Building the Dream Team
Building the perfect team of high-performing individuals is one of the biggest challenges for every business. I learned a lot on this subject from an interesting experience I had while visiting a potential client the other day.
This potential client was interested in our staffing services and I wanted to better understand the types of candidates his company was interested in hiring, so I scheduled a time to chat with him casually in his office. I asked what his ideal employee looks like during the interview, in response he grabbed the one of the books stacked on the room’s coffee table and said, "This! This is what our team members need to look like." The gray-covered book was titled The Ideal Team Player by Patrick Lencioni, whose name I recognized. I'd read two of Lencioni's books in the past, including The Five Dysfunctions of a Team and Getting Naked. I was excited to hear more about a possible third interesting read. He then said, "The types of employees we're interested in hiring are Humble, Hungry, and Smart."
The single most important characteristic of the ideal team player is humility. Humble players are willing to sacrifice the self for the team’s betterment. A humble person is willing to let others share in taking credit for a job well done, and is willing to accept criticism without deflecting blame when things go wrong. Humble players build up those around them and experience genuine joy in the success of other team members. They never boast about their own skills, but they aren’t afraid to acknowledge them.
Interestingly, individuals who are not humble manifest it in two generally opposing ways, though both point to a lack of self-confidence. Some manifest their lack of humility through elevating their own needs above those of the team by publicly spotlighting themselves, soliciting praise, talking over others, bragging about accomplishments, and dominating conversations. Others shirk responsibility, rarely take initiative, run from the spotlight, and keep to themselves.
Hungry individuals work hard and are willing to do whatever it takes to help the team achieve. They are self-starters who navigate hurdles instead of declaring themselves stumped. They autonomously find and fill gaps instead of needing to be commanded in all things. They thirst for learning and are eager for feedback. Hungry team members don’t sit idle, but look for ways to progress.
Non-hungry team members are full of excuses. They don’t hit deadlines, show up late, aren’t willing to put in the required effort, and are happy to waste time on extended breaks/lunches or endless office chit-chat. They profess to be “busy” all the time, but lack focus and spend time on lower-priority tasks.
Individuals who are classified as Smart by Lencioni are wise in their dealings with people. They understand how to deliver sensitive feedback in a way that will build and elevate others. Smart people know when to trust teammates and how to hold them accountable at the same time. They understand the nuances of individual and team dynamics and deal with people effectively in most situations. Smart people know that being “right” all the time isn’t the most important and don’t always demand they get their way. They also know when to stand firm on a decision and how to do it without ruffling everyone’s feathers. Smart people understand, and empathize with, other people admirably.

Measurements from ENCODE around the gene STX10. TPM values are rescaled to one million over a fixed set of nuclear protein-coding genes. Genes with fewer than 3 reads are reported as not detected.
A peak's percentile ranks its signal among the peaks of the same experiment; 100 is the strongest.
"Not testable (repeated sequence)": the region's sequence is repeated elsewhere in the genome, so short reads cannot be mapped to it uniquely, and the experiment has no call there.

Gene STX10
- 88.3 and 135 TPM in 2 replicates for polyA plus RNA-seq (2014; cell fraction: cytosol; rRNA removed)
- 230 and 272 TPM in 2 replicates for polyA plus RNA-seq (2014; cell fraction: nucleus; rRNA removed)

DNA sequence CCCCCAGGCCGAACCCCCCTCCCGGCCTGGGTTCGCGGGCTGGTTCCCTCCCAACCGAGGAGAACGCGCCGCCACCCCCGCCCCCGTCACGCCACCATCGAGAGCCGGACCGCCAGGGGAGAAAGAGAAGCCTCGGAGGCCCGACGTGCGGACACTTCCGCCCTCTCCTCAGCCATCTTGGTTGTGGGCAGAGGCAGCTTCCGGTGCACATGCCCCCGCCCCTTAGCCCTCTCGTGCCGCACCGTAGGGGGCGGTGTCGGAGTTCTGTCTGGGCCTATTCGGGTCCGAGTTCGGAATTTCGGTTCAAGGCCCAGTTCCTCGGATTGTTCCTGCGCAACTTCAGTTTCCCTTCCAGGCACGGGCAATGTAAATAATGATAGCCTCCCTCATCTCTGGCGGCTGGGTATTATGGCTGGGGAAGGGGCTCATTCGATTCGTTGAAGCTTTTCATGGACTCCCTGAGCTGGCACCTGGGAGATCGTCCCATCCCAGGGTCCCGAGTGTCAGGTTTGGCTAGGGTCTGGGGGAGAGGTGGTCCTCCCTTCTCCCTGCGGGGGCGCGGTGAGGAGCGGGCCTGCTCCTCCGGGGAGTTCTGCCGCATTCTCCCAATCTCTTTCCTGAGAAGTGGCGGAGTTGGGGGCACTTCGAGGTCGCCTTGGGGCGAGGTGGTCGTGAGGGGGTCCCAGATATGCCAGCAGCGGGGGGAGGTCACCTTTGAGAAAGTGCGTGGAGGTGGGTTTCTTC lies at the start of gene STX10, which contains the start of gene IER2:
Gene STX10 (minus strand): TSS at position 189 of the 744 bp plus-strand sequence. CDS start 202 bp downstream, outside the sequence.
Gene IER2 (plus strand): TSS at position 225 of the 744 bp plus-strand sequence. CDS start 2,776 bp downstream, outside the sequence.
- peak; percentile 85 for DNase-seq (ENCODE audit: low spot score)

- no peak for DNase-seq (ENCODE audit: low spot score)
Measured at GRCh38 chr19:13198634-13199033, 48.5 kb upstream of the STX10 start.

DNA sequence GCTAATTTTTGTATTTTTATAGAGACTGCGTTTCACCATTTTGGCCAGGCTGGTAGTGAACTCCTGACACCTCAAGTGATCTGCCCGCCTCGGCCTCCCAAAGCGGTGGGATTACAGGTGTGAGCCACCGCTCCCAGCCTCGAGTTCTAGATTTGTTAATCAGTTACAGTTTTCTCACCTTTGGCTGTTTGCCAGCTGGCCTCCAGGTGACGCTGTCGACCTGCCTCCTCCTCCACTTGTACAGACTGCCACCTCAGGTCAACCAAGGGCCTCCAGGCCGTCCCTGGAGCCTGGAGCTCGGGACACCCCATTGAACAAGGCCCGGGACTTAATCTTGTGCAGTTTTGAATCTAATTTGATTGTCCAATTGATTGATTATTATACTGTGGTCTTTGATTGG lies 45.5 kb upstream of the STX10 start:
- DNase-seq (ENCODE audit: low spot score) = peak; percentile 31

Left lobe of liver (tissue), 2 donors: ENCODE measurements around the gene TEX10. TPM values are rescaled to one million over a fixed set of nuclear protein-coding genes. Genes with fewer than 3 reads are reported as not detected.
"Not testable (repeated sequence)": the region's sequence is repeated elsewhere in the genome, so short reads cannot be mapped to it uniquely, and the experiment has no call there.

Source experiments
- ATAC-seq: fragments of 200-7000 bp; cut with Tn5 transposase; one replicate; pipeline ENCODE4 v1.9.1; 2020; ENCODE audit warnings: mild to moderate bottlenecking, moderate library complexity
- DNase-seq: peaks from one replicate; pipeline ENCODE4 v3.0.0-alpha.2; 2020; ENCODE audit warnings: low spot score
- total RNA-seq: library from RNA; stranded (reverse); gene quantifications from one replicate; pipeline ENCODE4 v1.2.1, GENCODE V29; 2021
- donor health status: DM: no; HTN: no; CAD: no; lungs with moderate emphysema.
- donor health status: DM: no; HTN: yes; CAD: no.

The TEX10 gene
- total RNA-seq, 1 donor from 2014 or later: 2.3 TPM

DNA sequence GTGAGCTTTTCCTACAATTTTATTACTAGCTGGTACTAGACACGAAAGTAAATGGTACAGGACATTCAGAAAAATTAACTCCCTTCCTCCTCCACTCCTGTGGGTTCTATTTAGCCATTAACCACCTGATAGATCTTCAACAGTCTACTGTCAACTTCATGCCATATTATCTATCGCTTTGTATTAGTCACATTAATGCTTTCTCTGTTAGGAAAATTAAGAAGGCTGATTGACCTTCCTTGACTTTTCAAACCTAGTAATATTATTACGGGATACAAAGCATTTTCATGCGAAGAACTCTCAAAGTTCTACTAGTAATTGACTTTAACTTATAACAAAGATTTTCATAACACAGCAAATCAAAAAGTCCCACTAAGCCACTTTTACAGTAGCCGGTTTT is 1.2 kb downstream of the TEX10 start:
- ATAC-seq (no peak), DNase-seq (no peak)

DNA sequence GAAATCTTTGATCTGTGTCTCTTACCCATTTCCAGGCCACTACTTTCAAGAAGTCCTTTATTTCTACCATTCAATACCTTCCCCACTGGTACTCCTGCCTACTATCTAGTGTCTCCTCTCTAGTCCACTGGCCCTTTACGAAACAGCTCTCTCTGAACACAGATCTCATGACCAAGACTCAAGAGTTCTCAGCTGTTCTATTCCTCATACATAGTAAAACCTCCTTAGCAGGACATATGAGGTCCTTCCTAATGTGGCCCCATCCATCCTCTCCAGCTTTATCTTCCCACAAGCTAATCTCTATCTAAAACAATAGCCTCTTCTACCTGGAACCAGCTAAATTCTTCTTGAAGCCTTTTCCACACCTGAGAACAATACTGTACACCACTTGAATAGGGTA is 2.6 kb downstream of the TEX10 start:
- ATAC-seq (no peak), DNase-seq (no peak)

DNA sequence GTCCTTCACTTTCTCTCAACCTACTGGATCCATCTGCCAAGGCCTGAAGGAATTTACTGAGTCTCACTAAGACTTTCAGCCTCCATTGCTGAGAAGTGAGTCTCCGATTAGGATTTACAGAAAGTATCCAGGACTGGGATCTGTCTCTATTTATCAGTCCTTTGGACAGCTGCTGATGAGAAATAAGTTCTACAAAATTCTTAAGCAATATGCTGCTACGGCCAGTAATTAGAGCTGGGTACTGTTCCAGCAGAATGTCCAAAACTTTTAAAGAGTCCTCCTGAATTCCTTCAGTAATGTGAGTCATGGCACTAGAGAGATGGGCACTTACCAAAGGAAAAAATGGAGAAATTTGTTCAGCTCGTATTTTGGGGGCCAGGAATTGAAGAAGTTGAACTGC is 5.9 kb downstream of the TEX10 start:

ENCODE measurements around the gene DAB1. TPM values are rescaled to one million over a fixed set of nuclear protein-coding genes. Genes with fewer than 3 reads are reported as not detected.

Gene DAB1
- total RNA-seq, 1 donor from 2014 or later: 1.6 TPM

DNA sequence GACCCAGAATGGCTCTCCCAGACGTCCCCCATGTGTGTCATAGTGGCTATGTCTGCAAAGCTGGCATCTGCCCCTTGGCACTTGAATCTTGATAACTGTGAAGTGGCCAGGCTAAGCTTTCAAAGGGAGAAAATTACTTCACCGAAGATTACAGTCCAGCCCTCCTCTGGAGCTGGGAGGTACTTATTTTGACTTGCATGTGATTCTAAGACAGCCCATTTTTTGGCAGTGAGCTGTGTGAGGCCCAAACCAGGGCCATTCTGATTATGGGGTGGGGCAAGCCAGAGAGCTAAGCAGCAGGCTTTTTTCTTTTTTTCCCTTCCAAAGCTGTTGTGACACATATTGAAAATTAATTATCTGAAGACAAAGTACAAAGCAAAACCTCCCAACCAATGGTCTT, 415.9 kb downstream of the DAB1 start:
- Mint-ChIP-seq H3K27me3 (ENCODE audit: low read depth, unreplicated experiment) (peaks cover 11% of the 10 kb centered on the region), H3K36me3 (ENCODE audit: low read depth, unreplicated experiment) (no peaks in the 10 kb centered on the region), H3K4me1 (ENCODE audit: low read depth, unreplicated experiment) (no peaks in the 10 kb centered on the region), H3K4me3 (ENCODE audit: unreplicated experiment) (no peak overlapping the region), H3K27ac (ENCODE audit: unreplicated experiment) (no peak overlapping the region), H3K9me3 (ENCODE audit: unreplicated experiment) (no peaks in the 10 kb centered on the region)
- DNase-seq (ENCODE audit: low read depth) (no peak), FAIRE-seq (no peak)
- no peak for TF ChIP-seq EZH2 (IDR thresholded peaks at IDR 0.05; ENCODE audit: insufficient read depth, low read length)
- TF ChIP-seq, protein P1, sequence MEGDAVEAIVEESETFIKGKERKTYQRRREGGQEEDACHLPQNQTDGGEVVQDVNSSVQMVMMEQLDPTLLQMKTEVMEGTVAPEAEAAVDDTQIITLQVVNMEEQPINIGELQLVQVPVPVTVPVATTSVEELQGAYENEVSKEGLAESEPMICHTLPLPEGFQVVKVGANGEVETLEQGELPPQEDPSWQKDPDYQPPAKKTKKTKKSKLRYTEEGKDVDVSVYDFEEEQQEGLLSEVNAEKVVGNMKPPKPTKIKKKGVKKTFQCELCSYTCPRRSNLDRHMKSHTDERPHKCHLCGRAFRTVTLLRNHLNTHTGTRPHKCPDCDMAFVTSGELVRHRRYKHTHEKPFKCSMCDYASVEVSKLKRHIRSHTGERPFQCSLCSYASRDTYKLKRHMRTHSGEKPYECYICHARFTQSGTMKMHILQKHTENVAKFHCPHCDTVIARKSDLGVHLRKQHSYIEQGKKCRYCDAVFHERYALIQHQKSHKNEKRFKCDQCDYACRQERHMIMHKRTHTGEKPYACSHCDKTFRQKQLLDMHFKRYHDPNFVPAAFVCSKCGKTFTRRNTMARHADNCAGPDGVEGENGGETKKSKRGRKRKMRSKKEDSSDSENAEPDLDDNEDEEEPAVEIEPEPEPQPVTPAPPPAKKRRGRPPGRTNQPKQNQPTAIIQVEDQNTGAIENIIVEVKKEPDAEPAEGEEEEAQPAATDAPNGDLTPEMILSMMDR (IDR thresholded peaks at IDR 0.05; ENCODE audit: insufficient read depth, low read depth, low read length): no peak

Non-smart individuals sometimes are abrasive, lack empathy, can’t trust others, prefer to work in their own silo, exhibit passive-aggressive behaviors, “tease” with sarcasm, criticize others openly, and don’t mind stepping on those around them to get what they want. The worst offenders sometimes don’t even realize they’re exhibiting any of those behaviors. They are cancerous to teams, often sucking the life out of teammates, and can cause great amounts of contention and discord.
According to Lencioni, “Most teams that struggle are not lacking in knowledge or competence as much as they are unable to access that knowledge and competence because of dysfunctional behaviors.”
Now that you know what to look for in job candidates and existing team members, it’s up to you to stay disciplined and to hold yourself accountable for only hiring and/or keeping around ideal team players. You can make a huge difference by making sure leadership at your company understands the importance of selective hiring, and that they fully embrace the culture change. The effort is worth it.
The Good News?
Humble, Hungry, and Smart can be learned. If a person is willing, they can acquire and develop them into their own personality. It’s important that management remains consistent in reinforcing good behavior and calling out the bad. If you’re up-front with job candidates and existing employees about your desire to truly embrace Humble, Hungry, and Smart, those that aren’t willing to change will usually self-select themselves out of the company.
Without knowing the recipe described in Lencioni’s book, we’ve been filtering and hiring candidates based on very similar criteria. We hire people that are willing and eager to learn. They don’t act like know-it-alls (even if they do). They know when to bury their ego for the common good, and they interact well with others. We miss out on seemingly good candidates sometimes because the process isn’t fast or immediate, but that’s ok. We’d rather be safe than sorry.
You will reap tangible rewards for sticking to your guns and carefully evaluating individuals for Humble, Hungry, and Smart. Now go build your dream team.